20-ish Personal Finance Rules To Teach Your Kids (Or Yourself).
While visiting friends I have known for over a decade (or two?) in North Carolina, they mentioned that they had purchased a vacation time-share that they were still paying for. If I remember correctly, they estimated that they had already spent $20,000 on it. Time shares are horrible liabilities, but many people fall for them because the companies that sell them lure people in with high-pressure tactics and cheap hotel stays.
For the rest of the evening, my heart sank, and I wondered how many other dear friends and family had gotten stuck with one of these so-called 'investments.'
A few days had passed and I was snoozing with the family on the couch after work. For some reason, my mind went back to that conversation, and I started worrying about the kids.
"THERE IS SO MUCH I NEED TO TEACH THE CHILDREN ABOUT MONEY!" I exclaimed, to EyeDot's bewilderment.
I opened my eyes, jumped off the couch into my favorite recliner and started typing furiously on the laptop. Without further introduction, here are HijabMan's Financial Rules For Life. I'll use this list and expound upon a few of these items in future posts. They are aimed at my children with a focus on simplicity.
1. Never buy a timeshare. You’ll get hit with management fees for the rest of your life. Definitely take advantage of the cheap vacations that they offer you to try to sell you the timeshare just enjoy your cheap vacation and DON'T SIGN A DAMN THING.
If you are susceptible to high pressure situations, STAY AWAY!
2a-d. Live frugally. Buy used when you can. Try to live in a low-cost-of-living-area. Bike more and drive less. When you get a raise or bonus, invest it. Don’t spend it. Don’t ‘inflate’ your lifestyle.
3. Just getting started in adulting? First, save 6 months of your total living costs. Then try to max-out your retirement accounts (see below) and invest in total-market-style INDEX FUNDS/ETFs that track index funds. If you can max out those retirement accounts, open a non-retirement brokerage account and do the same thing.
[3a. If you are American, first contribute to your 401K if you are offered one, then your Traditional IRA. If you are Canadian, contribute to your RRSP and your TFSA. Remember these are just accounts, not investments, you have to buy investments with the money that you have moved into those accounts.]
4. Do not panic and sell your investments. The market will recover. Just stay the course and invest. What you are doing is "dollar cost averaging." You buy in the lows the highs and everything in between.
5. Do not go to anyone called a Financial Planner. They do not have any responsibility to help you. They will steer you to products that enrich themselves. If you really need help, go to a Fiduciary.
6. Scams are everywhere. You will likely receive all manner of calls, mail, emails, and texts about refinancing your house, registering for something you don’t need, or even people telling you they are from the IRS and they are going to arrest you. They are scams. Don’t give in. Don’t click on anything suspicious. Pay attention to who you do business with. If something smells fishy, it likely is.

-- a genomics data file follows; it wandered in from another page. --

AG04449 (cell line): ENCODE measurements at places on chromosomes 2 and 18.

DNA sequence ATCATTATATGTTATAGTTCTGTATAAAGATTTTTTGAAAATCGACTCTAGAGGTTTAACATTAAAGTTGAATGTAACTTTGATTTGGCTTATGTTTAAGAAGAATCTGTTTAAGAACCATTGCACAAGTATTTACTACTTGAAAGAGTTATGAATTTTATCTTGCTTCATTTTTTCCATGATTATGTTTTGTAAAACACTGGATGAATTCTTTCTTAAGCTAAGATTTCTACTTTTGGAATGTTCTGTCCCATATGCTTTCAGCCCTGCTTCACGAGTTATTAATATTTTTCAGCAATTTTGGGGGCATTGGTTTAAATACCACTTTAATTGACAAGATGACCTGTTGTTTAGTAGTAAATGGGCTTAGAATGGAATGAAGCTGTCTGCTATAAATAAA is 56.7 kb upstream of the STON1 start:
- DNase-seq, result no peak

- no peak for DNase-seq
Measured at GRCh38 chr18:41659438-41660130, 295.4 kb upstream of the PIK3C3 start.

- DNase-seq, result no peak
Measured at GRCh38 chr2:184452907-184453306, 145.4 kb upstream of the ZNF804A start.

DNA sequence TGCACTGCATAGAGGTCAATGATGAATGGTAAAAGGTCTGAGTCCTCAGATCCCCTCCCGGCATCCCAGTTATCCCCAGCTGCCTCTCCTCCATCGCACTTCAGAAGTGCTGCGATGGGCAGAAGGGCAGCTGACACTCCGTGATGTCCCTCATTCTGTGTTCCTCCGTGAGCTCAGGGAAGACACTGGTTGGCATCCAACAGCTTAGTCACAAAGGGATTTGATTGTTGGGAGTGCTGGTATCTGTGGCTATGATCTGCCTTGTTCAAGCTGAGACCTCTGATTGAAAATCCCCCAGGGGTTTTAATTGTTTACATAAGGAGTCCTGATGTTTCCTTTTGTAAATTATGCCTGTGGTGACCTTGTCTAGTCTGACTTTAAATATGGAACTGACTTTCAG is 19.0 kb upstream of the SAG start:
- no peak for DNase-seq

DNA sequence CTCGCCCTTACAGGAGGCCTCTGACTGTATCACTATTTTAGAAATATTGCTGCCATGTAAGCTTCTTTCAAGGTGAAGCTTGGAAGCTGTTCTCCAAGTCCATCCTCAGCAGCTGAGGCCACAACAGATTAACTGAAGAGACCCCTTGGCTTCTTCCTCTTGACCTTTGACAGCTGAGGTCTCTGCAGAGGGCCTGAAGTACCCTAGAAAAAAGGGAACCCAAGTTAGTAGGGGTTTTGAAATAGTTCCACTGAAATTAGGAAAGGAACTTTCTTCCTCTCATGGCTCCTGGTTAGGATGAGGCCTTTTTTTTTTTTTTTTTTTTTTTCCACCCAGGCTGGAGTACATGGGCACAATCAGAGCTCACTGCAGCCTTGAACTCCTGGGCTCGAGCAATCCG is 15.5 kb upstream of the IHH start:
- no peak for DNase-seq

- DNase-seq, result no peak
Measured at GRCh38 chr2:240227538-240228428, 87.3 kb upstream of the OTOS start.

7. Do not buy a new car. But if you have to, make it a Toyota or a Honda. Cars are not investments. They lose value. Buy used cars in good condition. Hondas or Toyotas. They are boring and that is a good thing. They cost less to maintain and last for a very long time. Do not buy any extended warranty.
8. Depending on your location, investing in the market (remember: Total Stock Market/S&P 500 index funds) is almost always easier than buying a house. When house prices are insane, it is often better to rent and put that down payment in the market (Total Stock Market or S&P 500 index funds!), and not worry about home maintenance, insurance, property taxes, or even having to sell a house because of a sudden job change. Buying and selling houses also comes with transactional costs and real estate agent fees, not to mention mortgage interest. That being said, there may be a time and place when its worth it to buy a home for stability and good schools for the kids, but understand that it likely comes with a financial cost. Your money will be tied up in the house and not so easily accessible. So if you do buy a house, get a fixed-rate mortgage, and pick one that is cheaper, and that you can make easy improvements to. There is also something to be said (both financially and spiritually) about buying real estate and providing homes for people who need them. I've done it, but I much prefer the simplicity of clicking a few buttons on Vanguard's website.
9. Do not hoard things. Commercials & Ads will tell you that you need all of the latest and greatest phones, computers, clothes, etc. No need to fill your house with junk or put stuff on every wall. Buy things that you will use. You will be amazed at how fast you can clutter your living space. Some people, for example, get really attached to books that they read once. Go to the library or borrow e-books. Books are heavy, and heavier when you have to move them.
10. Study something that will give you a good return on investment in terms of income. Trust me, it will make life easier, even if afterward you choose to pursue something you like better. Think of it as an insurance policy. Bonus points if you can work remotely and live anywhere. People who say money can't buy your happiness are lying to a certain extent. Being financially secure is priceless. My first job after a relatively worthless $100,000 University degree was as a $6.25/hour ice cream scooper. On top of that I paid an extra 4% on my income taxes for living in Philadelphia.